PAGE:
When two atoms come close to each other, if the potential energy of their combined state is less than their potential energy when they are separate, the atoms will tend to react. But the reaction only happens when the electron shells come into an alignment so that the reaction happen. It is an issue of alignment and the atoms’ velocity. If the shells do not meet in the proper alignment and velocity, the reaction will not happen and the atoms will bounce away from each other. The faster and more often the atoms collide, the likelier they are to react and reach that lower energy state. Chemical (electron shell) reactions need to reach their to occur, and this is measured in temperature. The activation energy for hydrogen and oxygen to react and form water is about 560 degrees Celsius (560o C). Nuclear reactions work in similar fashion, but for nuclear fusion in the Sun’s core, at 16 million degrees Celsius, at a pressure 340 billion times greater than Earth’s atmosphere at sea level, in 10 billion years at one trillion collisions per second, a proton has a 50% chance of fusing with another proton. Nuclear fusion is thus far rarer than electron bonding, and far less energy is released when atoms bond via electrons. The fusion of a helium nucleus releases that it takes to ionize a hydrogen atom. As , some reactions have a cumulative result of , while others . The first can be seen as an investment of energy, while the second can be seen as consuming it. Organisms and civilizations have always faced the investment/consumption decision.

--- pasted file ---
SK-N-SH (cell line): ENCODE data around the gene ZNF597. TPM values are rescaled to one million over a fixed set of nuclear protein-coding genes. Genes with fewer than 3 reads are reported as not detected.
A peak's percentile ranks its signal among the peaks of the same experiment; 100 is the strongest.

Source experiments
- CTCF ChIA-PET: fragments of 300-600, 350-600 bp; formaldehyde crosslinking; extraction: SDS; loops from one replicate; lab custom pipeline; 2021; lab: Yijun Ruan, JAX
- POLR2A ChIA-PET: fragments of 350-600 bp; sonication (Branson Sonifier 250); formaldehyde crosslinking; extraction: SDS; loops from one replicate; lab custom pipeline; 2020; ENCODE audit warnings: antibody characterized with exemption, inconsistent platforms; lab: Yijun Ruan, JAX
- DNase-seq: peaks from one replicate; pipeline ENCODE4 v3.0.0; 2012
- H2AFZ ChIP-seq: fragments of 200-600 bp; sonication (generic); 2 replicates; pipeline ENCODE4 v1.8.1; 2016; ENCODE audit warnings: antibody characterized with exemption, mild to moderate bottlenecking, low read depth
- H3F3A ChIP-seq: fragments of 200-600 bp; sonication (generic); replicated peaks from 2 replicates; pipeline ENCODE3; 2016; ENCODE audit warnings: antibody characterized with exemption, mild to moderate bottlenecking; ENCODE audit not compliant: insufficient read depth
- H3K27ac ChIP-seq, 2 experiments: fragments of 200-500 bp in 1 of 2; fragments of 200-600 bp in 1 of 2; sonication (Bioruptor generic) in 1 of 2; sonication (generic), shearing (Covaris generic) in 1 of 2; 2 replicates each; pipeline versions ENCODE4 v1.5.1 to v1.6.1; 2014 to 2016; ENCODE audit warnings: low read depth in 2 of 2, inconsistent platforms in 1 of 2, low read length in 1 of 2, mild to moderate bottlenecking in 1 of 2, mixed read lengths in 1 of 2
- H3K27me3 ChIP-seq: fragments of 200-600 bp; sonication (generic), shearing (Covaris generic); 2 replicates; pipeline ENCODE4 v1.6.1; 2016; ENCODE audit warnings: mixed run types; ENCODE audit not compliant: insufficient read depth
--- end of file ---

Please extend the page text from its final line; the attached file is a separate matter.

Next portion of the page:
, when a buffer is added to an aquarium with a KH below 50-100, while at the same time there are little acid buffers (either natural or chemical), the pH may bounce.
DO NOT Chase the pH, simply add some form of acid buffer (many are described later too) and/or accept your new pH.
A tank with stable pH of 7.3 and KH of 50-80 for a Betta than one with a KH of under 50 and pH of 6.8!!